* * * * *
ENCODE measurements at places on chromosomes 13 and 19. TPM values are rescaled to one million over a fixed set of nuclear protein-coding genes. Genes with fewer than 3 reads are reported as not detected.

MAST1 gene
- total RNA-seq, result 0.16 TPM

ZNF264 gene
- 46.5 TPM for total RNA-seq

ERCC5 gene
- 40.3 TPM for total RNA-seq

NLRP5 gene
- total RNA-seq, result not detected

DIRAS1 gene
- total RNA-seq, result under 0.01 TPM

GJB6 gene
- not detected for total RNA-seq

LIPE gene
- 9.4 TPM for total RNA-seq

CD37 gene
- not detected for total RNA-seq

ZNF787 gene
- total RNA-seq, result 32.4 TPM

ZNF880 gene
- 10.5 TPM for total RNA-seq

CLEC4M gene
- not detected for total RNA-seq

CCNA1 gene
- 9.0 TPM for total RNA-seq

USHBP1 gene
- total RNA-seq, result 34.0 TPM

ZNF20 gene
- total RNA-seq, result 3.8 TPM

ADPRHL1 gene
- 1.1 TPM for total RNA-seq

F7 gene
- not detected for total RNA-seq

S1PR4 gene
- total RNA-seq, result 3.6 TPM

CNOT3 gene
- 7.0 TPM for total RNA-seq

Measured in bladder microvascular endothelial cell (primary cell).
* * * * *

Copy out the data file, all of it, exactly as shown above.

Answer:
ENCODE measurements at places on chromosomes 13 and 19. TPM values are rescaled to one million over a fixed set of nuclear protein-coding genes. Genes with fewer than 3 reads are reported as not detected.

MAST1 gene
- total RNA-seq, result 0.16 TPM

ZNF264 gene
- 46.5 TPM for total RNA-seq

ERCC5 gene
- 40.3 TPM for total RNA-seq

NLRP5 gene
- total RNA-seq, result not detected

DIRAS1 gene
- total RNA-seq, result under 0.01 TPM

GJB6 gene
- not detected for total RNA-seq

LIPE gene
- 9.4 TPM for total RNA-seq

CD37 gene
- not detected for total RNA-seq

ZNF787 gene
- total RNA-seq, result 32.4 TPM

ZNF880 gene
- 10.5 TPM for total RNA-seq

CLEC4M gene
- not detected for total RNA-seq

CCNA1 gene
- 9.0 TPM for total RNA-seq

USHBP1 gene
- total RNA-seq, result 34.0 TPM

ZNF20 gene
- total RNA-seq, result 3.8 TPM

ADPRHL1 gene
- 1.1 TPM for total RNA-seq

F7 gene
- not detected for total RNA-seq

S1PR4 gene
- total RNA-seq, result 3.6 TPM

CNOT3 gene
- 7.0 TPM for total RNA-seq

Measured in bladder microvascular endothelial cell (primary cell).